Václav Gabriel Piňos is currently reading English Language & Literature at the University of Oxford; he writes short stories and poems as well as drama.
Ian Mikyska is about to begin studying classical composition at the Guildhall School of Music & Drama in London, and works mainly as a composer of concert music and music for the theatre.
First and foremost, in your own words: what is “The Analyses” about?
Ian: The subtitle of the show is “The Story of Little Miss Reading.” Misreading and the way texts can be manipulated - and the disparate motivations that are at the basis of these often wilful misreading – are at the centre of the play, in this particular instance the texts are musical, written by the main character, a composer.
Václav: The eponymous analyses occupy an ambiguous space. Partly they are critical accretion on the composer’s work, but they are also, in their wilful and often absurd methods and conclusions, aesthetic objects in their own right. As such they aren’t divorced from the world, however, but are the tool in power-struggles (which we focus primarily on questions of sexuality and gender) enacted beneath the veneer of interpretation.
What was your muse (a book, poem, musical piece) when writing the play?
Václav: The narrative of the piece is traditional – the futile attempt to understand a single simple factual point about an artist’s mind which could immediately elucidate all of her or his intellectual output. “Svatý Xaverius! by Jakub Arbes and Henry James’ “The Figure in the Carpet” are just two texts which exemplify this narrative.
Ian: The other strand was more direct – the life of the composer Alois Piños (1925-2008), Václav’s grandfather. Rather than try and research his life and write a “bio-pic,” we decided to take on his role in a more general sense, particularly in relation to the themes of legacy and heredity that were already mentioned.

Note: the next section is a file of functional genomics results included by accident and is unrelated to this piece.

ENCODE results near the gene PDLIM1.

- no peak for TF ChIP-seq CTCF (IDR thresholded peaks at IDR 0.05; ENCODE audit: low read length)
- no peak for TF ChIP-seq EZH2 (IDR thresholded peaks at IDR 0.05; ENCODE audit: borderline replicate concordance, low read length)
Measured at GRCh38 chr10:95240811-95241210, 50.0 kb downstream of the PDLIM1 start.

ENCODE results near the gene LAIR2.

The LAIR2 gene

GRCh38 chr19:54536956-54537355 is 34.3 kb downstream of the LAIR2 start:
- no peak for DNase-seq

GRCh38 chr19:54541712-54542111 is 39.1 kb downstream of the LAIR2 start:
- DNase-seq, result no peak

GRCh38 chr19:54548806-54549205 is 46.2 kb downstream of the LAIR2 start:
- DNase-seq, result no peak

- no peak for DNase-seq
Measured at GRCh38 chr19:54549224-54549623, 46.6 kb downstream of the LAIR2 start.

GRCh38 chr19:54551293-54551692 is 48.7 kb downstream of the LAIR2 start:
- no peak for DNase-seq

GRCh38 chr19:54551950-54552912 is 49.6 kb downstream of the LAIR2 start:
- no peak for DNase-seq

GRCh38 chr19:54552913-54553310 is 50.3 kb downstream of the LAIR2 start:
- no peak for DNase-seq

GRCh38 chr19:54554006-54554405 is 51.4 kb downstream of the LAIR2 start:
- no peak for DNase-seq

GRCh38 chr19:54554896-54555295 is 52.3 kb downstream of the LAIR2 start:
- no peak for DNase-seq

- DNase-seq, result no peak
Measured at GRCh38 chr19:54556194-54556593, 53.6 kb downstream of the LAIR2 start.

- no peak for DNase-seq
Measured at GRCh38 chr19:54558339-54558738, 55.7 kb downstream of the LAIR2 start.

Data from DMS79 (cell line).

What was the biggest challenge when writing or realizing “The Analyses”?
Ian: The play features a lot of extremely dense, fast, academic dialogue which will seem absurd when heard on stage, but which develops the dynamic and relationships between characters. The trouble was to get those things across through the actors whilst still occasionally trying to get the meaning of certain lines across without slowing down the pace or simplifying it too much.
If you were to condense “The Analyses” in a single sentence, what would it be
(its genre, main theme – ex. “A story of…”)?
Václav: A playful if alarming parody of gender, conveyed through semanticized absurdism and an old man’s existential doubts.
When and where can one see your creation?
The 11th to the 13th of April at Divadlo Inspirace on Malostranské náměstí. You can watch the trailer on https://vimeo.com/62767158 and reserve tickets on http://www.blrtheatre.com/#!analyses/c1rwx; group ticket discounts are available. More information available on the event’s Facebook page http://www.facebook.com/events/562902813743256/?fref=ts.